Powell: There are, objectively speaking, nearly countless challenges for women in business today. There are 3 crucial challenges that we must work to overcome: lack of equality between men and women, lack of funding, and lack of support from the Caucasian males who have traditionally dominated business. In gaining equality, adequate funding, and support from those who have already seen success, women can begin making advancements beyond imagination. 

 

MSTS: In your opinion, what’s the best way women in business can make a substantial difference?

Powell: In order to see a substantial alteration for women in business, we must address the aforementioned challenges head on and the best approach is: education. If we take the time to educate the males who typically dominate the field, we may see them taking initiative to address the challenges faced by their female colleagues and in turn advocate for change. As women, we can also take on the role of mentor and educator for young women just starting their careers. Our experience and knowledge can influence the future of business if we take the time to educate and support young women in business. 

 

MSTS: Which women are you inspired by and why?

Powell: One woman who inspires me immensely is Shelly Bell of Black Girl Ventures. Shelly never stops or gives up, but consistently gives back to the people and causes that are meaningful to her. This is likely because while succeeding in business she remains authentic and kind. In addition to her work ethic, Shelly is dedicated to the advancement of female founders of color. I am consistently impressed by what Shelly brings to the table. And the magnificent growth she displays both personally and professionally. You should follow her on social! Get inspired! Make meaningful impacts!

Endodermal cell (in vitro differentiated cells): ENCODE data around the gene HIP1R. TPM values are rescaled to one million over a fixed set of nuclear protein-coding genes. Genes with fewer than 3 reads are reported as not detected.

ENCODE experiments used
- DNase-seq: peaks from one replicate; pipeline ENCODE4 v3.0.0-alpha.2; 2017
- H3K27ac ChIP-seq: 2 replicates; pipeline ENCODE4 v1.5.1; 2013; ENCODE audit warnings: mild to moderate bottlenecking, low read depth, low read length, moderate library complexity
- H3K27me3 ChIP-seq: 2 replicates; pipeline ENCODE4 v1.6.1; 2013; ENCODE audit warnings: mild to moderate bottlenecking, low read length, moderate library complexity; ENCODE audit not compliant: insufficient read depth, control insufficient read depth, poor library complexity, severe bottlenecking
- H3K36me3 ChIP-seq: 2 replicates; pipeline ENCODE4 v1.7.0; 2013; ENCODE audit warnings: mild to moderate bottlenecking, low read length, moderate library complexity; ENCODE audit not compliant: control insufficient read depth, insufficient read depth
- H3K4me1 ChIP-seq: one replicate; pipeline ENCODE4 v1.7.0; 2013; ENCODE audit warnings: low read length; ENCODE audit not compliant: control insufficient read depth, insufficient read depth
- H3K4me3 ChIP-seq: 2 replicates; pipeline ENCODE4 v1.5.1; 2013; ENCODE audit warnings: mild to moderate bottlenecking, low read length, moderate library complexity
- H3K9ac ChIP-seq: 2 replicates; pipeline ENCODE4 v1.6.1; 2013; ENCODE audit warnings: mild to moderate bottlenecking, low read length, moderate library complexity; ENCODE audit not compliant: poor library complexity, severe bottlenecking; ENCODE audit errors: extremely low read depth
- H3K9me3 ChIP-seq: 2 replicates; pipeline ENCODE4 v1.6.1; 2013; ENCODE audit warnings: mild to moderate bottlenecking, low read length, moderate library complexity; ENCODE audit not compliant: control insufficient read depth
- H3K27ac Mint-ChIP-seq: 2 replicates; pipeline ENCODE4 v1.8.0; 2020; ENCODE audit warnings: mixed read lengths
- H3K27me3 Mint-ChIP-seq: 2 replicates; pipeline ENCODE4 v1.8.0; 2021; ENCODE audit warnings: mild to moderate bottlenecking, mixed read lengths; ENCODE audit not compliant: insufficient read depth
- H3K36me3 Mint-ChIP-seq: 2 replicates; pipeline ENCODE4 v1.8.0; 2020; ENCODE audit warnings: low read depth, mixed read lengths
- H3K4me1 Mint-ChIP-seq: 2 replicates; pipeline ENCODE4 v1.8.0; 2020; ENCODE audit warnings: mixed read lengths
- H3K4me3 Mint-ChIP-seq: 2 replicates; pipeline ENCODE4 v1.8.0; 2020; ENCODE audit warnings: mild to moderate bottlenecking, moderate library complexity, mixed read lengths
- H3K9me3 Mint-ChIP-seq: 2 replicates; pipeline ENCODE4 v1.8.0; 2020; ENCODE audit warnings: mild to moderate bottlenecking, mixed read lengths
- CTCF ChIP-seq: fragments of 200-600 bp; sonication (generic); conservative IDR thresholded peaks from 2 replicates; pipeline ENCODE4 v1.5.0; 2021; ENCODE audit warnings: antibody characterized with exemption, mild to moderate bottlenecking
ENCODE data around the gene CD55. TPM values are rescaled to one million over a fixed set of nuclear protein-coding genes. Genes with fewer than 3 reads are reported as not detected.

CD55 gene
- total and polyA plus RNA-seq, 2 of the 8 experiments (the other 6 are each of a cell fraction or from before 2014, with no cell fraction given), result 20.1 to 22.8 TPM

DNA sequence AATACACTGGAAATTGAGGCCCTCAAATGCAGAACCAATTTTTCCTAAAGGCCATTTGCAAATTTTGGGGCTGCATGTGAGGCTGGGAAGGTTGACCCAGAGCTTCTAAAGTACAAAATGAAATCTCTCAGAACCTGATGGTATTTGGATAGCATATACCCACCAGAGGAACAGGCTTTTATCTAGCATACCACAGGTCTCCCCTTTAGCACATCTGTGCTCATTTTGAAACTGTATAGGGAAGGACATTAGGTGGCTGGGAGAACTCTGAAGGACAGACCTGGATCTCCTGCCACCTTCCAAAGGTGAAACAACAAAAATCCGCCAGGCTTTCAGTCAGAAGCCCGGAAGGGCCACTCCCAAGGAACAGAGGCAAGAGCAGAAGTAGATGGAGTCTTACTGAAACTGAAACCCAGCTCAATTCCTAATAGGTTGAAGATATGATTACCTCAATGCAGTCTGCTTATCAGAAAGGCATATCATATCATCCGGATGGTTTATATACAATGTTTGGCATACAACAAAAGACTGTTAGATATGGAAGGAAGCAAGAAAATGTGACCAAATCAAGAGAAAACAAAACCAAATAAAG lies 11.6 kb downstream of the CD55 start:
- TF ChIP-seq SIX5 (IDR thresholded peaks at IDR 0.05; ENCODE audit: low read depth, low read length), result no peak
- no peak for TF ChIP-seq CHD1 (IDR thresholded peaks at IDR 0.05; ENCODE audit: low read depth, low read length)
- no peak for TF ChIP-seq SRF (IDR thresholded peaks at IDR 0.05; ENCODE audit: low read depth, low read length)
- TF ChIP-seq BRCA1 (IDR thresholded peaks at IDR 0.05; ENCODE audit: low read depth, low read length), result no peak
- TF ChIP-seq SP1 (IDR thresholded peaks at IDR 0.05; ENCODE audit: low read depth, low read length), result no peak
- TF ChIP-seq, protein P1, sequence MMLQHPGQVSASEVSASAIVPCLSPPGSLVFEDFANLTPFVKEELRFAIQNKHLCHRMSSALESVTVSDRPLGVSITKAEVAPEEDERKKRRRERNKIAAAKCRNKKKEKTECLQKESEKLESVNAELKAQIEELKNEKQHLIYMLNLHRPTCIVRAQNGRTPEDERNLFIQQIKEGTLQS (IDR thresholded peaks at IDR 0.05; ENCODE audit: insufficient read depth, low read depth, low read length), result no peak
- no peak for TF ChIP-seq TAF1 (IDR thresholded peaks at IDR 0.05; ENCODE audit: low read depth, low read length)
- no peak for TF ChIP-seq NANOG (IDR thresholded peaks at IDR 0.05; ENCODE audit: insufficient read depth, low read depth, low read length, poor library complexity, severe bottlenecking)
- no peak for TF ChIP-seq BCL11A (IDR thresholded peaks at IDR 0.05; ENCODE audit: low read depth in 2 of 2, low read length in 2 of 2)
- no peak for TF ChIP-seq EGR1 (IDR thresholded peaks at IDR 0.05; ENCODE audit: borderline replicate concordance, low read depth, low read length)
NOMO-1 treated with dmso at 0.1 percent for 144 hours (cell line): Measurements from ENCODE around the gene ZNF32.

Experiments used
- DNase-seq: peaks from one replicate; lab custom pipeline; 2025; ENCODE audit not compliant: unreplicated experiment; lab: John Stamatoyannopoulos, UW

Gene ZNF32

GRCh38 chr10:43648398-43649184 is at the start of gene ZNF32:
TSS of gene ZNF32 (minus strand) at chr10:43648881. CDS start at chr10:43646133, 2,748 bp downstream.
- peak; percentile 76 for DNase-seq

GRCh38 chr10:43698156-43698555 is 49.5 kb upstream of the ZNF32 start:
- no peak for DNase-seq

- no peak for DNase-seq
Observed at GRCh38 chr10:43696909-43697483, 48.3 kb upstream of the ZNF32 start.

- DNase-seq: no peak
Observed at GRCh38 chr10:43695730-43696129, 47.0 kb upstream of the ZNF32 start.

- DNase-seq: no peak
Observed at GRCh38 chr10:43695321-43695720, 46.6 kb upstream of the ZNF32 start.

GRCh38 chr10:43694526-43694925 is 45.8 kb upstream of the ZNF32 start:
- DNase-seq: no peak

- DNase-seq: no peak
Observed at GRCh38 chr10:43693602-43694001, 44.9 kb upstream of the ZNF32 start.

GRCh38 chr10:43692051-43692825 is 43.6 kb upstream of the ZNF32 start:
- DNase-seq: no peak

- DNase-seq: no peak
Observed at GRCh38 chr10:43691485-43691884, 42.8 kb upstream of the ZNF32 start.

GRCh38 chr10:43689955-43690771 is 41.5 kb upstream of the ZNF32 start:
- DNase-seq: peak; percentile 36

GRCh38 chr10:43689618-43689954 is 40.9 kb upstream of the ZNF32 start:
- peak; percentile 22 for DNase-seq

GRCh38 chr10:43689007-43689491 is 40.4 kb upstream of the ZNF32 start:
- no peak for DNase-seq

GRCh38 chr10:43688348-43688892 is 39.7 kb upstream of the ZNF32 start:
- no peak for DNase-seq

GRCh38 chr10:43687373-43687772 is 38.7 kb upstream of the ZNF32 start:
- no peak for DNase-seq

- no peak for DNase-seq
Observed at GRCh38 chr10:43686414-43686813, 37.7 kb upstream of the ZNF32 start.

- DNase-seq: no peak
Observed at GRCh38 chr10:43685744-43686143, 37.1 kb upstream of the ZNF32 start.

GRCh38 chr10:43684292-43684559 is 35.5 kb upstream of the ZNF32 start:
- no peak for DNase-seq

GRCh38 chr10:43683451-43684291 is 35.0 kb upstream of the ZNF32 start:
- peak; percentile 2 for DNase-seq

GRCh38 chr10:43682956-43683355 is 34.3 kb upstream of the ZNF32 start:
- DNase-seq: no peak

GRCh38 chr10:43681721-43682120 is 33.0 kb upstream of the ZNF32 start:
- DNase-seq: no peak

MSTS: What advice would you give your 15-year old self, knowing what you know today and having the experiences you’ve had?

Powell: If I could advise my 15-year-old self, I would first and foremost tell her to always do her best and remember that’s all she can do. I’d tell her to make a conscious effort in every choice, every day, to do what she believes is truly best. I would tell her, then, that even if she’s done her best and made the best choice she can, sometimes we have to accept simply that in a challenging time “This, too, shall pass”. Nothing stays the same forever, and that is for the best, because if it did we wouldn’t see progress. 

 

MSTS: How can women help each other to continue advancing in business?

Powell: Women supporting women is crucial to female advancement in business. First and foremost, we must celebrate each other’s success. When one of us is effective in making a crack in the glass ceiling, we all win. So it is essential that women advocate for one another in words, action, and spending habits. Social media is a great way to become an advocate, mentor, and supporter of women in business. Specifically, groups like InnovateHER KC, can help bring women together in partnership and in encouragement of one another. I have no doubt that as we see women growing and building success together, that we will see the needle move for women in business overall.